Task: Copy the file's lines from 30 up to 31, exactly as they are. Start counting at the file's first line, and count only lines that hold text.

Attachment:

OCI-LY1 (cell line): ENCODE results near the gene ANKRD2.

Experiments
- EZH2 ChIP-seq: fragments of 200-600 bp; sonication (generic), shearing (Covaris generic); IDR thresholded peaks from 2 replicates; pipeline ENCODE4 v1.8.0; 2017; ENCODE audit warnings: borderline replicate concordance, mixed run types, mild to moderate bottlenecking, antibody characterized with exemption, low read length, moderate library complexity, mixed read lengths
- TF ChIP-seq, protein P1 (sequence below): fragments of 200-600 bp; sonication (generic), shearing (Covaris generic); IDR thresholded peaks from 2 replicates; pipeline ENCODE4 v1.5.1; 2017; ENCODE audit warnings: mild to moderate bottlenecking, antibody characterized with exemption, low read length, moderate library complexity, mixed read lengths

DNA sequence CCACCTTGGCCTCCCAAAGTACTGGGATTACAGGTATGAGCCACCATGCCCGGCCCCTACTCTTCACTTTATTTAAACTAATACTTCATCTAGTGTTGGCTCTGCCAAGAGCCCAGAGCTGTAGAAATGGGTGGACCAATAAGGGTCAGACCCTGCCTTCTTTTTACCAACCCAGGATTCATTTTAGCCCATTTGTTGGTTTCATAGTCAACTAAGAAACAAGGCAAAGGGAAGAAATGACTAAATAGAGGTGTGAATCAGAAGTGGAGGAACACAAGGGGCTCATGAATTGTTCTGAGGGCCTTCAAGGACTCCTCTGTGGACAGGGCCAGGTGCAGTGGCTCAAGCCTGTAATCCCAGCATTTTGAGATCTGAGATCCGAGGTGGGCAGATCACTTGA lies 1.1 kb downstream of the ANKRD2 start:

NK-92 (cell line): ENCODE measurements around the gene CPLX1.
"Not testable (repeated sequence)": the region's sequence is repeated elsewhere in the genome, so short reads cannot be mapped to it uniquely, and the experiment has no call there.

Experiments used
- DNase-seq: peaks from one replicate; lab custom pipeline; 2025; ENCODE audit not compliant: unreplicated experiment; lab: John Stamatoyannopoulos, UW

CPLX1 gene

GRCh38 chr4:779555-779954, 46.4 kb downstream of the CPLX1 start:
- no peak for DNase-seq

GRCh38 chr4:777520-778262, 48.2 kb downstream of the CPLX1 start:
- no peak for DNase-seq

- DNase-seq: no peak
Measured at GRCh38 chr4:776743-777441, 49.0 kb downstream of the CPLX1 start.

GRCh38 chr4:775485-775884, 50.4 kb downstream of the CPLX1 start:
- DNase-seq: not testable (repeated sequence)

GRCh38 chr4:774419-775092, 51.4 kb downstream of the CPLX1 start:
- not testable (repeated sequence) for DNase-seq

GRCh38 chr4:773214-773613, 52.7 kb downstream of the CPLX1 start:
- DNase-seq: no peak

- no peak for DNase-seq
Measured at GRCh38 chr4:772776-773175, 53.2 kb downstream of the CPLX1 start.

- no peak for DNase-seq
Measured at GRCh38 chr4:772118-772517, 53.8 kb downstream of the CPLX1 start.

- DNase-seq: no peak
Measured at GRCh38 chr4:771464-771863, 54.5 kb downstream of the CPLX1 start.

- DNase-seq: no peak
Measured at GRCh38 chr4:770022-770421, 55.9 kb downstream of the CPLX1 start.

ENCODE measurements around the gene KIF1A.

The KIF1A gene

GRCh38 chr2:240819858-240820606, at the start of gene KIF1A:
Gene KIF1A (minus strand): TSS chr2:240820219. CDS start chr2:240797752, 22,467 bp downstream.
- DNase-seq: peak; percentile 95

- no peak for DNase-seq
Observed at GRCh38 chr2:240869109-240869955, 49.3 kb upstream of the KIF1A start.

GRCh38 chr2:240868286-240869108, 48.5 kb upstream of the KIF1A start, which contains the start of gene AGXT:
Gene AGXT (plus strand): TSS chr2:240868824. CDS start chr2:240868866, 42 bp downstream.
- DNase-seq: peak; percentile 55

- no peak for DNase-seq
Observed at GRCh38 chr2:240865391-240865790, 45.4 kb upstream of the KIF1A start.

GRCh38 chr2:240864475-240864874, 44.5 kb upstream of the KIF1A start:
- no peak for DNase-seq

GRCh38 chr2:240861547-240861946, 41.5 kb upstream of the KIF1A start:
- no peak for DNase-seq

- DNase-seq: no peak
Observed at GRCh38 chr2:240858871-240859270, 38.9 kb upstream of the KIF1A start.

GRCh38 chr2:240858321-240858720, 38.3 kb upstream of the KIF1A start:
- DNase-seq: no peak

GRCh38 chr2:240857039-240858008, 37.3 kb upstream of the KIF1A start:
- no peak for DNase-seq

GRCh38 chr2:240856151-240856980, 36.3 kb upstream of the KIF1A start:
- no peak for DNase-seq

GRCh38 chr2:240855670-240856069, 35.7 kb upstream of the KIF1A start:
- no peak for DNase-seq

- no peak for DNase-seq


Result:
Measured at GRCh38 chr4:770022-770421, 55.9 kb downstream of the CPLX1 start.

ENCODE measurements around the gene KIF1A.